Recently, we had a real treat in attending an open house of a friend and his wife.  They have about 7 acres, and have been setting up a small farm.  The chickens have the nicest coop I've ever seen with a cupola topped with a weather vane and a solar powered door to allow them easy access to the yard.  There are two of the cutest baby goats that enjoy the run of the paddock and climb on anything they can, plus beehives and guinea hens.  There is a puppy that is a working dog in training to protect them all, along with a few border collies (both theirs and ones they foster before they find a forever homes) for keeping things rounded up.  A vegetable garden is in its first year with plans for a field of cutting flowers for the next.  It was such a relaxing day spent in the fresh air and a bonfire to end the evening.  We went home relaxed while the dogs were tuckered out from running in the fields.  It has me dreaming of having a bit more land of our own.


Resources:
Seeds and fig trees (planted 2 years ago) - http://www.rareseeds.com/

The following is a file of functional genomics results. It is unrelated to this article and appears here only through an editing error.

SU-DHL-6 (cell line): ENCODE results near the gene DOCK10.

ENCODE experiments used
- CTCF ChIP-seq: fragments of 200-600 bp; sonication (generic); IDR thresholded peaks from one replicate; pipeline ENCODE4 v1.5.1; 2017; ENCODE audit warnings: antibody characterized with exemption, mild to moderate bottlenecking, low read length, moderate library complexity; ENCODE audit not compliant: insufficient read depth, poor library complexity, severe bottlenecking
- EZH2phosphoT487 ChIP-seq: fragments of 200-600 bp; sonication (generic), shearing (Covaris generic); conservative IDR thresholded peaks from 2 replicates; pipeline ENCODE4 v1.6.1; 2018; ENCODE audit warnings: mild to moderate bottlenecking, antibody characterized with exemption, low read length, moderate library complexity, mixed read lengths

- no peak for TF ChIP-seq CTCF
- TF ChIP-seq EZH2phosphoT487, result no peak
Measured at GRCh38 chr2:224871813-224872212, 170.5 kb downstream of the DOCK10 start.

Seedlings:  http://www.territorialseed.com/ and  http://www.rareseeds.com/


Thursday, May 4, 2017

Highlights from 2016


Farm view - Rural Retreat, VA

Well, they say it's better late than never...so, I'm finally getting to complete this post started many months ago.  For me, 2016 was shadowed by my sadness over my mother's passing away in February of last year.  I spent much of the rest of the year just taking things as they came as I realized that I wasn't going to be in control of things the way I usually like to be.  As I incorporated the responsibilities of settling an estate into an already busy schedule, I had to come to grips with the reality that grief makes you move at a slower pace through life.  I had to let some activities go in order to cope.  Despite that, there was still plenty to celebrate during the year.  The year was also filled with plenty of personal reflection, and I marked the end of the year by doing a look back to celebrate the highlights from 2016, picking a word and setting goals for 2017 as I have been doing over the past 10 years or so.